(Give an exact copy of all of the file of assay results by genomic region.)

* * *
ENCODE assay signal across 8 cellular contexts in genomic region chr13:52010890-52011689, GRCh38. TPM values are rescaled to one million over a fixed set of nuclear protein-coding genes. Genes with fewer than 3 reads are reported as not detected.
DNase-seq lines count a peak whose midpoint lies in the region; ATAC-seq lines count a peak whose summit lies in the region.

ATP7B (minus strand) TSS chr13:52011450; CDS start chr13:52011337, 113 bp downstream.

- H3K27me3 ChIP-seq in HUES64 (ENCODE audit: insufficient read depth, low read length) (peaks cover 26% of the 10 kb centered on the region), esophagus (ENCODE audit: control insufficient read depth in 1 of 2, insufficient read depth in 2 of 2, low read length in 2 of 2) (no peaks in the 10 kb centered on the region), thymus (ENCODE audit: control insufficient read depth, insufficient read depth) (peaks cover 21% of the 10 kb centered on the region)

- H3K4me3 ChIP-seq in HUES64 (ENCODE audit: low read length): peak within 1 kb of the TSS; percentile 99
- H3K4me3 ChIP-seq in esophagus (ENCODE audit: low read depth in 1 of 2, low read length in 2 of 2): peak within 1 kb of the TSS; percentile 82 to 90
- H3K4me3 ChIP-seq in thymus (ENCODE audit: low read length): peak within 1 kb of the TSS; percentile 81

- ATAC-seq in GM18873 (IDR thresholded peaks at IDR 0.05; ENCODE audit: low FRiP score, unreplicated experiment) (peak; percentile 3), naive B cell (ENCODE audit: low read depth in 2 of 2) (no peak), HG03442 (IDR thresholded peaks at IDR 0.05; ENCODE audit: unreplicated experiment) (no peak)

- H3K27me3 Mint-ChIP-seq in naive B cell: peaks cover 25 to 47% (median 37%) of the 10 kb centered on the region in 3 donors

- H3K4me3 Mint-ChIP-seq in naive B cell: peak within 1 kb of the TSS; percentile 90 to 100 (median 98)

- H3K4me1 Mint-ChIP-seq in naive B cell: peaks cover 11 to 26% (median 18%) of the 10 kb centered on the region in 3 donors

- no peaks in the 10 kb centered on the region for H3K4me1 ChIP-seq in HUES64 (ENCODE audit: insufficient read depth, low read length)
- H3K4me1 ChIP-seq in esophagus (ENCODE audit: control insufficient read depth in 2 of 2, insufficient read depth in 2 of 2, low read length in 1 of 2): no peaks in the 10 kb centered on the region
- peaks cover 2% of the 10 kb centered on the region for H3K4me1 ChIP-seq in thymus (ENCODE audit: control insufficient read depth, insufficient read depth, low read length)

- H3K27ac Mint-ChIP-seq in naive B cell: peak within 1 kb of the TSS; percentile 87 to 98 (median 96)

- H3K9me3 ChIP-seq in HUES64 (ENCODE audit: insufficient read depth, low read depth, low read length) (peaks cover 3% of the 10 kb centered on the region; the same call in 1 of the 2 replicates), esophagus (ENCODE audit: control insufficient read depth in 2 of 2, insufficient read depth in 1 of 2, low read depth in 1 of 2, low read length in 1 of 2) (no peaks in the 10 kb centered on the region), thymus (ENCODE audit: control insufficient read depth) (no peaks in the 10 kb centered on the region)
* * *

ENCODE assay signal across 8 cellular contexts in genomic region chr13:52010890-52011689, GRCh38. TPM values are rescaled to one million over a fixed set of nuclear protein-coding genes. Genes with fewer than 3 reads are reported as not detected.
DNase-seq lines count a peak whose midpoint lies in the region; ATAC-seq lines count a peak whose summit lies in the region.

ATP7B (minus strand) TSS chr13:52011450; CDS start chr13:52011337, 113 bp downstream.

- H3K27me3 ChIP-seq in HUES64 (ENCODE audit: insufficient read depth, low read length) (peaks cover 26% of the 10 kb centered on the region), esophagus (ENCODE audit: control insufficient read depth in 1 of 2, insufficient read depth in 2 of 2, low read length in 2 of 2) (no peaks in the 10 kb centered on the region), thymus (ENCODE audit: control insufficient read depth, insufficient read depth) (peaks cover 21% of the 10 kb centered on the region)

- H3K4me3 ChIP-seq in HUES64 (ENCODE audit: low read length): peak within 1 kb of the TSS; percentile 99
- H3K4me3 ChIP-seq in esophagus (ENCODE audit: low read depth in 1 of 2, low read length in 2 of 2): peak within 1 kb of the TSS; percentile 82 to 90
- H3K4me3 ChIP-seq in thymus (ENCODE audit: low read length): peak within 1 kb of the TSS; percentile 81

- ATAC-seq in GM18873 (IDR thresholded peaks at IDR 0.05; ENCODE audit: low FRiP score, unreplicated experiment) (peak; percentile 3), naive B cell (ENCODE audit: low read depth in 2 of 2) (no peak), HG03442 (IDR thresholded peaks at IDR 0.05; ENCODE audit: unreplicated experiment) (no peak)

- H3K27me3 Mint-ChIP-seq in naive B cell: peaks cover 25 to 47% (median 37%) of the 10 kb centered on the region in 3 donors

- H3K4me3 Mint-ChIP-seq in naive B cell: peak within 1 kb of the TSS; percentile 90 to 100 (median 98)

- H3K4me1 Mint-ChIP-seq in naive B cell: peaks cover 11 to 26% (median 18%) of the 10 kb centered on the region in 3 donors

- no peaks in the 10 kb centered on the region for H3K4me1 ChIP-seq in HUES64 (ENCODE audit: insufficient read depth, low read length)
- H3K4me1 ChIP-seq in esophagus (ENCODE audit: control insufficient read depth in 2 of 2, insufficient read depth in 2 of 2, low read length in 1 of 2): no peaks in the 10 kb centered on the region
- peaks cover 2% of the 10 kb centered on the region for H3K4me1 ChIP-seq in thymus (ENCODE audit: control insufficient read depth, insufficient read depth, low read length)

- H3K27ac Mint-ChIP-seq in naive B cell: peak within 1 kb of the TSS; percentile 87 to 98 (median 96)

- H3K9me3 ChIP-seq in HUES64 (ENCODE audit: insufficient read depth, low read depth, low read length) (peaks cover 3% of the 10 kb centered on the region; the same call in 1 of the 2 replicates), esophagus (ENCODE audit: control insufficient read depth in 2 of 2, insufficient read depth in 1 of 2, low read depth in 1 of 2, low read length in 1 of 2) (no peaks in the 10 kb centered on the region), thymus (ENCODE audit: control insufficient read depth) (no peaks in the 10 kb centered on the region)